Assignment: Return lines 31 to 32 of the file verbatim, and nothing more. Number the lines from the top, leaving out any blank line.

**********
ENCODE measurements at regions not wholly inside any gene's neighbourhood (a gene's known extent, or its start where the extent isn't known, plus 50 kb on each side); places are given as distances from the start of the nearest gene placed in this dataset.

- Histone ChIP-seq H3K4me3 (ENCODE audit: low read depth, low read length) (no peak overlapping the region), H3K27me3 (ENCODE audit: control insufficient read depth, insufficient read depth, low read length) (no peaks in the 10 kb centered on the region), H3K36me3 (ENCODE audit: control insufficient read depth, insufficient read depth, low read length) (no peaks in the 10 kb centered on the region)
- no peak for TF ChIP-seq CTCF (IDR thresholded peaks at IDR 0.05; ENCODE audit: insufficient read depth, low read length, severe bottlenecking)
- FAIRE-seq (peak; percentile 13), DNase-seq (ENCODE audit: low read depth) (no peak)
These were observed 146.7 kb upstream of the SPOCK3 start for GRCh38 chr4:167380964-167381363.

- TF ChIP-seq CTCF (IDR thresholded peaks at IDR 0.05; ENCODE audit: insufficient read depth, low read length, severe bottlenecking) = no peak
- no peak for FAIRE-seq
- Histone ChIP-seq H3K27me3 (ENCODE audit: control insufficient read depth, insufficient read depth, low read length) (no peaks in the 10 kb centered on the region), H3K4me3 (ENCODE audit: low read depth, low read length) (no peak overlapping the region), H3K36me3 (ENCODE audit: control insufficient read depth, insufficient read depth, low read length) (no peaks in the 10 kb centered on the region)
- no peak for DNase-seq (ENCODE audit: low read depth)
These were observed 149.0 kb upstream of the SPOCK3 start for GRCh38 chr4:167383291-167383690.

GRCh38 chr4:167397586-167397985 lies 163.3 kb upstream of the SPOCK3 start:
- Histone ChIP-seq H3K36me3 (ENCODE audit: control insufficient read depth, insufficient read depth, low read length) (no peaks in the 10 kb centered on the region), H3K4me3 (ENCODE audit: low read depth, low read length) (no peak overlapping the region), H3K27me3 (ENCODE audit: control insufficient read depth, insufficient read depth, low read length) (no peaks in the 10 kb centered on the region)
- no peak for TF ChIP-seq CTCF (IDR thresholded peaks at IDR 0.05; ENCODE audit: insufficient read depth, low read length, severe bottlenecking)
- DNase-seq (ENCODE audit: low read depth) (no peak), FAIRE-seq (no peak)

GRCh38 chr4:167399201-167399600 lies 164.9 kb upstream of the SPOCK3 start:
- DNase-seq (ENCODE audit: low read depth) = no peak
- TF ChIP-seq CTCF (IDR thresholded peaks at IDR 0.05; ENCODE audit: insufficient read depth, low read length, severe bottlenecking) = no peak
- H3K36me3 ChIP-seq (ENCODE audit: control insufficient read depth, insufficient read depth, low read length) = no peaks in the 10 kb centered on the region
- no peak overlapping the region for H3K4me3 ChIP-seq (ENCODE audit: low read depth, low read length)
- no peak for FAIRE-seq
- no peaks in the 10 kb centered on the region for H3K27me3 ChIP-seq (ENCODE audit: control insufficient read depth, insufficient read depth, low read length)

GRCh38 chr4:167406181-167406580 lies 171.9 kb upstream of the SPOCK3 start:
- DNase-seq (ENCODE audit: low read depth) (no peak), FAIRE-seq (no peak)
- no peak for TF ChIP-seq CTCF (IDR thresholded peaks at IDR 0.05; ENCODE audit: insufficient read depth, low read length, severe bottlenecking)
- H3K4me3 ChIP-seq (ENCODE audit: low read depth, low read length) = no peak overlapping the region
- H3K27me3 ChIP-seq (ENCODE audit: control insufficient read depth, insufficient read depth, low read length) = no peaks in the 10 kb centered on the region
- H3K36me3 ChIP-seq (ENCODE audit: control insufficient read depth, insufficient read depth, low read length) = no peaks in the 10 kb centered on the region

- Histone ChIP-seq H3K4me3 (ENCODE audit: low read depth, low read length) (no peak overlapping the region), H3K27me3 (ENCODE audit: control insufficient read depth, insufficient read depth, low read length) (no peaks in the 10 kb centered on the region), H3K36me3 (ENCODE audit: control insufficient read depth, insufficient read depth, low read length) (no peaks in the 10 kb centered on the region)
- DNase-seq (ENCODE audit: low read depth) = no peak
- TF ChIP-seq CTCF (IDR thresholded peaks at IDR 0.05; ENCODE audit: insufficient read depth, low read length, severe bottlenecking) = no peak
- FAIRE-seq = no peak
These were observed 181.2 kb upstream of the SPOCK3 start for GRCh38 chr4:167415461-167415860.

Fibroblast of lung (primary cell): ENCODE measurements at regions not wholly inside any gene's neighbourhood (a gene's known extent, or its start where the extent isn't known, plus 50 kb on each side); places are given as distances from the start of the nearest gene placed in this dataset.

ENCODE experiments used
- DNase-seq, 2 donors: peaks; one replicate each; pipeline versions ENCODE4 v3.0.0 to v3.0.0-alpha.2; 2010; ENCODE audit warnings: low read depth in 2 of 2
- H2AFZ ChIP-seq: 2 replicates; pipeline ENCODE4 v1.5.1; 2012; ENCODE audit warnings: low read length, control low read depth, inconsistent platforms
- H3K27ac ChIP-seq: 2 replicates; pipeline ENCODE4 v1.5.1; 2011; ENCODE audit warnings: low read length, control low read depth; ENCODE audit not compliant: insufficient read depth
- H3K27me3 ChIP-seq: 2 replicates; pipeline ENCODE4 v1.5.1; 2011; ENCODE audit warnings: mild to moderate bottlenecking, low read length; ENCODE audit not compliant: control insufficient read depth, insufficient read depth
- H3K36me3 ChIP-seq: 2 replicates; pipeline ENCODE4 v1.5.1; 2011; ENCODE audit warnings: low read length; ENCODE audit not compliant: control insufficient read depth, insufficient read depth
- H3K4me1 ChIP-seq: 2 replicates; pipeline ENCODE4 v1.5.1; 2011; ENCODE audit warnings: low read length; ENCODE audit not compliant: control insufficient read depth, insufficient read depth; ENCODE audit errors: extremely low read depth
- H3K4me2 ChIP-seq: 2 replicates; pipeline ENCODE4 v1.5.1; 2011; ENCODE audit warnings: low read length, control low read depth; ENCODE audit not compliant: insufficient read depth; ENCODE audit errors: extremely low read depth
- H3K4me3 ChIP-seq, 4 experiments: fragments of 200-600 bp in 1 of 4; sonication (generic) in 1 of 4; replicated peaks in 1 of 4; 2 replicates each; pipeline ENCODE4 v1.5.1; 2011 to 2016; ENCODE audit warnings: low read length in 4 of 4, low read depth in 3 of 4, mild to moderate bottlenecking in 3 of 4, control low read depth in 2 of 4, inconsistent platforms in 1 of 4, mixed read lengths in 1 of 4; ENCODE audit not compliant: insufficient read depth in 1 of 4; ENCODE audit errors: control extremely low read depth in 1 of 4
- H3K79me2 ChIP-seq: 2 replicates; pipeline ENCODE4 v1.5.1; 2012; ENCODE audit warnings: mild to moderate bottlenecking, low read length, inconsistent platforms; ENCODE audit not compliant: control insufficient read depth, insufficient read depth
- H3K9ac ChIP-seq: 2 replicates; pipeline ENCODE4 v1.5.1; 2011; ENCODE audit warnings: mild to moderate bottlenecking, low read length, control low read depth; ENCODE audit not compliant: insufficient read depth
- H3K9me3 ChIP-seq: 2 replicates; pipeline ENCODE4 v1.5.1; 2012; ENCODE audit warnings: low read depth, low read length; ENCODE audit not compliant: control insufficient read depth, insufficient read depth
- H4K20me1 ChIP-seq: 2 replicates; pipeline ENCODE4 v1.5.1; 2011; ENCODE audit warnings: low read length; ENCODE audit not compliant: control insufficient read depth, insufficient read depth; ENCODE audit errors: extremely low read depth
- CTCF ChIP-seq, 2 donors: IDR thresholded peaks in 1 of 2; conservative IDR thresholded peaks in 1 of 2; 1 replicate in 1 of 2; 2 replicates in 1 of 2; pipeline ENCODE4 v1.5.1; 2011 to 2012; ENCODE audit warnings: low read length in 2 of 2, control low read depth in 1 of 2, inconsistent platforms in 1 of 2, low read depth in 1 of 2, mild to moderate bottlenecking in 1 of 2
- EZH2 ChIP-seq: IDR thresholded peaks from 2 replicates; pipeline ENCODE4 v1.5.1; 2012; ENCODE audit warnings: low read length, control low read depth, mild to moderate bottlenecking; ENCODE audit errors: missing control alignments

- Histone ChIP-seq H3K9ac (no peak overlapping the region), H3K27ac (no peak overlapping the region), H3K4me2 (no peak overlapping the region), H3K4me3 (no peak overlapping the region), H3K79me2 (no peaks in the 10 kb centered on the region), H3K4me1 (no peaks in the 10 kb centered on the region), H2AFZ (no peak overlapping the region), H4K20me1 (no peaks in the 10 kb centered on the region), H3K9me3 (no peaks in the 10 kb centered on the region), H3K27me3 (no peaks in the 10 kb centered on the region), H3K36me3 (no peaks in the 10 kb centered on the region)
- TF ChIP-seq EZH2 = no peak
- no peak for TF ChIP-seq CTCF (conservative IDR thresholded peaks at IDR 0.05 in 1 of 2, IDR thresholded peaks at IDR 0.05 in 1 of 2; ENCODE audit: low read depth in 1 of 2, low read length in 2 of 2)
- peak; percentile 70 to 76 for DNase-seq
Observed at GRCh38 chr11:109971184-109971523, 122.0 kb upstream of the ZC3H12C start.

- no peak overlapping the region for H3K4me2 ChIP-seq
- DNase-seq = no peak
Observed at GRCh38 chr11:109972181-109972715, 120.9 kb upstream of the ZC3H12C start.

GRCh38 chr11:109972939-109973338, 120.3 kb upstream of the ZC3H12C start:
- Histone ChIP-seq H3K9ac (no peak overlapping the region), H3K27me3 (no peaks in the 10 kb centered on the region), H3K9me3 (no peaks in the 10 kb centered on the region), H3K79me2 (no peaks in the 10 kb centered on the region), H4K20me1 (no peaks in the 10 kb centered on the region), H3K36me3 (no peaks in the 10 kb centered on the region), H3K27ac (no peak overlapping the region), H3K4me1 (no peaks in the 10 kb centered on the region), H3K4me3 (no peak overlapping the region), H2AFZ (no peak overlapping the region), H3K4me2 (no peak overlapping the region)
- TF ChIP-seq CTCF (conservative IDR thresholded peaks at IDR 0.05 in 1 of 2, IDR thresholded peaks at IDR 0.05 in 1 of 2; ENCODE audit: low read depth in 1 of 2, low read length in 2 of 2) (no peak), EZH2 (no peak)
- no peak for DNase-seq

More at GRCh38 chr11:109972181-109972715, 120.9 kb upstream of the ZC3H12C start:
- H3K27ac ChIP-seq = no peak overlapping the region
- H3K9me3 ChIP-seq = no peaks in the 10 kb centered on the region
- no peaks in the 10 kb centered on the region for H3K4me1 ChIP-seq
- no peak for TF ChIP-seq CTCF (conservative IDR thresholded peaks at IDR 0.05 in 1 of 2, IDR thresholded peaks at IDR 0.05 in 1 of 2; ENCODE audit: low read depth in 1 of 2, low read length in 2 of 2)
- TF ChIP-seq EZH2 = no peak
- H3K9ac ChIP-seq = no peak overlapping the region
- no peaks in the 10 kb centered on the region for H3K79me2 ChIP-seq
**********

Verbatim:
- FAIRE-seq = no peak
These were observed 181.2 kb upstream of the SPOCK3 start for GRCh38 chr4:167415461-167415860.